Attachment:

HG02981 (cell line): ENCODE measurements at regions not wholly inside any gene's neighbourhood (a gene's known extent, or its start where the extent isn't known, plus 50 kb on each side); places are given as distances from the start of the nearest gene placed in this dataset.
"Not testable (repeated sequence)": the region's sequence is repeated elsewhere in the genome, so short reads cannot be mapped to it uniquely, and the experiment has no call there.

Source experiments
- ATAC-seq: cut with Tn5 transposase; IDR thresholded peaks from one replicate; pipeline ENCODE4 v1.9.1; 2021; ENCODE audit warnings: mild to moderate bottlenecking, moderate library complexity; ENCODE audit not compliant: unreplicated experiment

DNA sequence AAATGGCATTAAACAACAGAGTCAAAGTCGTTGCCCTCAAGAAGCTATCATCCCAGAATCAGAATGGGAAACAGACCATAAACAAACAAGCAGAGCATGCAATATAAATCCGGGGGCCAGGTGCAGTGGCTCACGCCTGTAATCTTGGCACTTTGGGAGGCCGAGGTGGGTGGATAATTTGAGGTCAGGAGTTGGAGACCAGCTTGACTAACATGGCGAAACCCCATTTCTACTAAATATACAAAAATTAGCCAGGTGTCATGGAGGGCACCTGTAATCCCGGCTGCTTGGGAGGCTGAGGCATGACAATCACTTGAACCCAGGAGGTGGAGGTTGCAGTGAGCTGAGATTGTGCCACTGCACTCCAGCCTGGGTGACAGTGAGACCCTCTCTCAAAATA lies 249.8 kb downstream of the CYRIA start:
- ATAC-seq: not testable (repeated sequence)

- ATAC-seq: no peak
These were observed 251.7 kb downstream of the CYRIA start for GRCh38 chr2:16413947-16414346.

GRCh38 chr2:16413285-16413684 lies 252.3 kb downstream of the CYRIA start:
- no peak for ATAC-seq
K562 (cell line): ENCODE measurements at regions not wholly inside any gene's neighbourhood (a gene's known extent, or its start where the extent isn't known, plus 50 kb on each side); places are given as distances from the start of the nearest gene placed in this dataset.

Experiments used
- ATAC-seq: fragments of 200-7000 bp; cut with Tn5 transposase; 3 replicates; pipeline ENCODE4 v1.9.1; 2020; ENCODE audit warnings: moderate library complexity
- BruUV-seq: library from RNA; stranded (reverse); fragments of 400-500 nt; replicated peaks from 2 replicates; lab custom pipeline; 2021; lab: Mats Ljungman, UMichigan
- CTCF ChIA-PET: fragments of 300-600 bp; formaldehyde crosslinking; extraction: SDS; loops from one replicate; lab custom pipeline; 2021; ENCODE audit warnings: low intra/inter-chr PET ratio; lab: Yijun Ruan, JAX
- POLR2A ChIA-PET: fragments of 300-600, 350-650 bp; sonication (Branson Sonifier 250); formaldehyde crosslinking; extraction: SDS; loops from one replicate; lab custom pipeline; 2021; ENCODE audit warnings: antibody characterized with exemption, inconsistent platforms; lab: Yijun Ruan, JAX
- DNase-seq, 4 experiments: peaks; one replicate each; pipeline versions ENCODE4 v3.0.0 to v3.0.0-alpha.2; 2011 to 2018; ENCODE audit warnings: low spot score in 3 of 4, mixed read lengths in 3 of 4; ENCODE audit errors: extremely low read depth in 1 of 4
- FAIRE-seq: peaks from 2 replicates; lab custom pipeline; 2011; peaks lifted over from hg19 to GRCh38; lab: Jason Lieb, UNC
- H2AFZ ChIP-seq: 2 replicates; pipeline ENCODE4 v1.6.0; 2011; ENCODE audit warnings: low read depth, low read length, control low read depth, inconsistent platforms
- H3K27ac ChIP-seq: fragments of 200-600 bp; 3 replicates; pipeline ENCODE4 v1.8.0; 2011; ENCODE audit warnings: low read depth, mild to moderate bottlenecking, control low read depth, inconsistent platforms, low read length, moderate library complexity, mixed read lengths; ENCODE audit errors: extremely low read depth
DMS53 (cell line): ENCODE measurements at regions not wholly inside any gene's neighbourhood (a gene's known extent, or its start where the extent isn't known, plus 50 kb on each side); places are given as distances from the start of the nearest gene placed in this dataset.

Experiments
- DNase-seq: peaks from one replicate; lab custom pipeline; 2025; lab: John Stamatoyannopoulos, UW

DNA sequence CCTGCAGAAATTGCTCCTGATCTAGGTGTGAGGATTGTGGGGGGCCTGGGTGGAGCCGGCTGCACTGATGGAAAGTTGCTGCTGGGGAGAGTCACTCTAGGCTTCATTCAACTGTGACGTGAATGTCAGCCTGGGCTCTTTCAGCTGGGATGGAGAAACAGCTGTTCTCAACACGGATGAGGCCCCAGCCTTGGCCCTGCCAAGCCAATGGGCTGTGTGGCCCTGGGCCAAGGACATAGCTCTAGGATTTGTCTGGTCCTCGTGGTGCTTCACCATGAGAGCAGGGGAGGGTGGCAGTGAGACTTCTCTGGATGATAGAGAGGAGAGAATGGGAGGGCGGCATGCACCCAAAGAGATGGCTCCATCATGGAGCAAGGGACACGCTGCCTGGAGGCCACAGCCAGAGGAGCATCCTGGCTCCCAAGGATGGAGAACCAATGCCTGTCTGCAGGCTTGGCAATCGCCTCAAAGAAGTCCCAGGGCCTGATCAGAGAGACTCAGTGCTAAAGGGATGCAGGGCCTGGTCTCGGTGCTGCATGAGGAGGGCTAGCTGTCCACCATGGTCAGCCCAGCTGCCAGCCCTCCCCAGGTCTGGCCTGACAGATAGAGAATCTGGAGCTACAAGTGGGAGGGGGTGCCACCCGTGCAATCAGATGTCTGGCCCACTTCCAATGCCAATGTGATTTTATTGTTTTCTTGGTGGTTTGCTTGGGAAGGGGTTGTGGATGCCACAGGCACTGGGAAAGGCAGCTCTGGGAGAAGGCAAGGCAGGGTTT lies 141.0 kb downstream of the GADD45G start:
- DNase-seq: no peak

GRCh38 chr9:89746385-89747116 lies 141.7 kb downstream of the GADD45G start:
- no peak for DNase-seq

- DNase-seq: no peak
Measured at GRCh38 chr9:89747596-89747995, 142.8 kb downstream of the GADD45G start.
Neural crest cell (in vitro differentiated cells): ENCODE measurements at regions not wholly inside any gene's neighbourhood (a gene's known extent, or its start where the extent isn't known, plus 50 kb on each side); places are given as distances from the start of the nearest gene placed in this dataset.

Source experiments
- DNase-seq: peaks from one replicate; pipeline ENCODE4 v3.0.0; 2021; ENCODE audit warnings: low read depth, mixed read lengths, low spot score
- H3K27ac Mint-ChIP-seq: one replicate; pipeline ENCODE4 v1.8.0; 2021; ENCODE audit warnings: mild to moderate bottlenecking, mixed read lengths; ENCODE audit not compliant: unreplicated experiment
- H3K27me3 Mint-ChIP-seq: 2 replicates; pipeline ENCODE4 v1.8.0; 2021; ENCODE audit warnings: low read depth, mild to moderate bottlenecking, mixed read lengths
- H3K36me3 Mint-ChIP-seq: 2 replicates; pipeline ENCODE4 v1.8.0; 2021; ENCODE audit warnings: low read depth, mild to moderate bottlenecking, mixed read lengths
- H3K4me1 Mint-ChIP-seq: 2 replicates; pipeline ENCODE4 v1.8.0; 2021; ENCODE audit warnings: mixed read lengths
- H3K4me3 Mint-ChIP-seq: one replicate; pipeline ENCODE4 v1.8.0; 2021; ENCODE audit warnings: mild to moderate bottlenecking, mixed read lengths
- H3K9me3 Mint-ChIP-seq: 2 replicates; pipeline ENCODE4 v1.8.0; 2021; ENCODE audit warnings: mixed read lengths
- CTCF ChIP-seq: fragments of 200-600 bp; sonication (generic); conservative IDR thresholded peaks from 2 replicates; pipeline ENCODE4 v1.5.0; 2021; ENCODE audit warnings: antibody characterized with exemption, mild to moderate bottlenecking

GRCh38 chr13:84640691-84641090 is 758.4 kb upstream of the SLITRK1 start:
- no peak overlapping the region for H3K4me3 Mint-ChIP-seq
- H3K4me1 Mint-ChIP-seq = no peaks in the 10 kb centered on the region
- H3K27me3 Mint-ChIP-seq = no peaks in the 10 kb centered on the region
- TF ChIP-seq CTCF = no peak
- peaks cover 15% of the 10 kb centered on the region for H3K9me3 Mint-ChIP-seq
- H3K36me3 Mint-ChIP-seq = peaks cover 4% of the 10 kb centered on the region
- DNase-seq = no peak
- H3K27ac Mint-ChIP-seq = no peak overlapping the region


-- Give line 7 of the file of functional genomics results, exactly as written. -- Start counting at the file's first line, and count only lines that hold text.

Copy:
- ATAC-seq: no peak